This is a post I was originally intending to write after my return to the US, but recent events have called for it being re-prioritized. With that in mind, today I’d like to talk about a subject I haven’t gone into much detail about: work. Specifically, the work I’m doing here in Australia.
Before I do that, I think I need to clarify what I am doing here, why I’m here, and who I actually work for here. I’m here in Melbourne on an international co-op as part of my university studies at Drexel University in Philadelphia, PA, US. At Drexel, I’m on our 5-year/3 co-op plan, majoring in Information Technology. Each co-op is six months in length, and I technically go to school year-round my second, third, and fourth year at Drexel. I’m currently on my fourth year and my last co-op. As this is my final co-op, my advisor suggested I take a look at something international. At Drexel, we have a department called the Steinbright Career Development Center, or SCDC for short. It oversees the co-op system at Drexel and has systems to list opportunities in the US and internationally. For IT internationally, Drexel offers a program in Australia through a company called Australian Internships.
The way the program works is that first you apply. If accepted, you pay a fee to have Australian Internships find you an internship in Australia. After pay and paperwork were taken care of, they found me a possible opportunity at Accenture Australia rather quickly. I had a phone interview that seemed to go well and was told I would receive a follow-up. By this point I had already announced I’d be going to Australia for my final co-op as enrolling in the program disqualified me from looking for anything within the US. A couple of weeks went by and I hadn’t heard anything, so I reached out to Australian Internships for an update. As I thought, the interview went well and it sounded like Accenture did want to bring me on. So far so good.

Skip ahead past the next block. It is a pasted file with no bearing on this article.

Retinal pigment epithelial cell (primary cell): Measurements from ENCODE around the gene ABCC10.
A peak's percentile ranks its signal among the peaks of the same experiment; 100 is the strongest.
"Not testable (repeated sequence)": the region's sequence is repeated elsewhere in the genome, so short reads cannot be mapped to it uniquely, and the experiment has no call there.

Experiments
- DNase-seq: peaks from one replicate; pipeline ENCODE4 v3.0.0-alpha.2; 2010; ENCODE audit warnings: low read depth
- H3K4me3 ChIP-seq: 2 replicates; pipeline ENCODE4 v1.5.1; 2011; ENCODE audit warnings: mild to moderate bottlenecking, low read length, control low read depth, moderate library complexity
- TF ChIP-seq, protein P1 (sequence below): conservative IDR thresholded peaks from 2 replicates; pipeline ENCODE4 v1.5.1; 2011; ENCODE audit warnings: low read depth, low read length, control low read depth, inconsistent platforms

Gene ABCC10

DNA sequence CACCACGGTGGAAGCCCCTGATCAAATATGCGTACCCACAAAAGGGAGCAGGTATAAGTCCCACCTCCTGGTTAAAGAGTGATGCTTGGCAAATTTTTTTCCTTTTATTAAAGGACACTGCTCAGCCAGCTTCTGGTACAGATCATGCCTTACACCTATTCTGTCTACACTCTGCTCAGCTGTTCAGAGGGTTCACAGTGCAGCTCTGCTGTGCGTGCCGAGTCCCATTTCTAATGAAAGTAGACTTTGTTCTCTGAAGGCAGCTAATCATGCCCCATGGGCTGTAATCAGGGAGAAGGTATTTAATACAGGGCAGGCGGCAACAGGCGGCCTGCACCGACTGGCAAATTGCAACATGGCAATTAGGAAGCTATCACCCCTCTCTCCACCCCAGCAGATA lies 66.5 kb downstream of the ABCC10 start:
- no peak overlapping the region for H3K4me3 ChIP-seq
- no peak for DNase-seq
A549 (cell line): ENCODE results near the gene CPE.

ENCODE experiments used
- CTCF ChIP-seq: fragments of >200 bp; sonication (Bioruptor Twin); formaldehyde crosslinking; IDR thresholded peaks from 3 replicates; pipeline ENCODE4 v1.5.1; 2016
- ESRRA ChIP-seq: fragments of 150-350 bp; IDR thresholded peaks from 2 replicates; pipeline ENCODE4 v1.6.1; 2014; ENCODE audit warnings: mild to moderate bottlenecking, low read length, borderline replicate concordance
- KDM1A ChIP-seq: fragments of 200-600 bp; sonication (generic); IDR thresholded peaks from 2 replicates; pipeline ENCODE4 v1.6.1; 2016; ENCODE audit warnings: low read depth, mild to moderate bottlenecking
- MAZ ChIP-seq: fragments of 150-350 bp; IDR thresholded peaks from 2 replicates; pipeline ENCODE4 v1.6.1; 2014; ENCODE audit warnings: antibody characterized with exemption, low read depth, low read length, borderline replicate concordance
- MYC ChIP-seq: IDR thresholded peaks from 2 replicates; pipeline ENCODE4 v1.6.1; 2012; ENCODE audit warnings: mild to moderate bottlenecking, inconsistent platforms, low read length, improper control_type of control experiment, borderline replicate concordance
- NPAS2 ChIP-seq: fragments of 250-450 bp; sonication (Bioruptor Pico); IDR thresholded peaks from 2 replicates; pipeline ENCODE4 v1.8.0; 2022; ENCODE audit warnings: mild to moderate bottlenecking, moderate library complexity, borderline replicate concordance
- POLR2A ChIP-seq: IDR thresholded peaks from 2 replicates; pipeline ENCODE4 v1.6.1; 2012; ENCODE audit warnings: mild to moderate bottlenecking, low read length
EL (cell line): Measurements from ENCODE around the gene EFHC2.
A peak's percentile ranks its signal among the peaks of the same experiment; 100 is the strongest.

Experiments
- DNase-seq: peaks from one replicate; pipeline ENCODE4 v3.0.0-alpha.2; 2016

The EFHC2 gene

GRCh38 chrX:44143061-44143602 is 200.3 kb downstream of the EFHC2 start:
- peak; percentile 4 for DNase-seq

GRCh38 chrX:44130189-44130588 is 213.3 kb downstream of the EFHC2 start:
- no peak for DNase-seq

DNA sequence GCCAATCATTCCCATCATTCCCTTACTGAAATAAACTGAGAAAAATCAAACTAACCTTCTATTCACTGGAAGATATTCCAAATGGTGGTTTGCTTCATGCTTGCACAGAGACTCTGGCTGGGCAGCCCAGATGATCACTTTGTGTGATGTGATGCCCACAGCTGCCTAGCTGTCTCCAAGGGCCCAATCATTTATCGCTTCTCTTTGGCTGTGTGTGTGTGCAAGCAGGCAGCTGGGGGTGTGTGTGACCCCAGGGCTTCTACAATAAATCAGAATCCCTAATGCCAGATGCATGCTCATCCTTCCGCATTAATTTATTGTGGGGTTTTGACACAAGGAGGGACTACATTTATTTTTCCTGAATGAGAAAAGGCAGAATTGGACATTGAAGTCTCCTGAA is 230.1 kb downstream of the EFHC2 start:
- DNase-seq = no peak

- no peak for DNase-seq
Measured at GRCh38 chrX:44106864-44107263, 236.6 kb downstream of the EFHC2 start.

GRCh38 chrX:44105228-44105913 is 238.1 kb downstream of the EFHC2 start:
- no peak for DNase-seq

A couple more weeks went by and the end of the term at Drexel was quickly coming up. Concerned, I scheduled a meeting with my international advisor at Drexel. I was told two important things: 1) they would look into it and 2) I was part of only the second group of students to go through the Australian Internships program. As such, the university considered me a guinea pig. Fair enough. I’m practically one for a living (I do a lot of beta testing). Now, to be fair, there is a considerable amount of distance between the US and Australia. At the time, there was also a 14 hour time difference. That does make communication a slow and painful process. But, while other students were having their internships for the Fall/Winter cycle finalized (or were finalized), I still only knew I had committed to going to Australia and I might be working for Accenture. I had no idea where I’d be working other than that.
After a couple more weeks (and cutting it almost too close for comfort), I received confirmation I would be working for Accenture and I would be working in Melbourne. I had a vague idea as to what I’d be doing and had the address for the Accenture office in Melbourne. However, the day I landed in Australia, I still had no first day instructions. Thank god the Sydney airport has free WiFi. I shot off an email to my contact at Australian Internships asking for first day instructions. By the time I landed in Melbourne, I had them, which included a different address, but also two contacts to ask for on my arrival.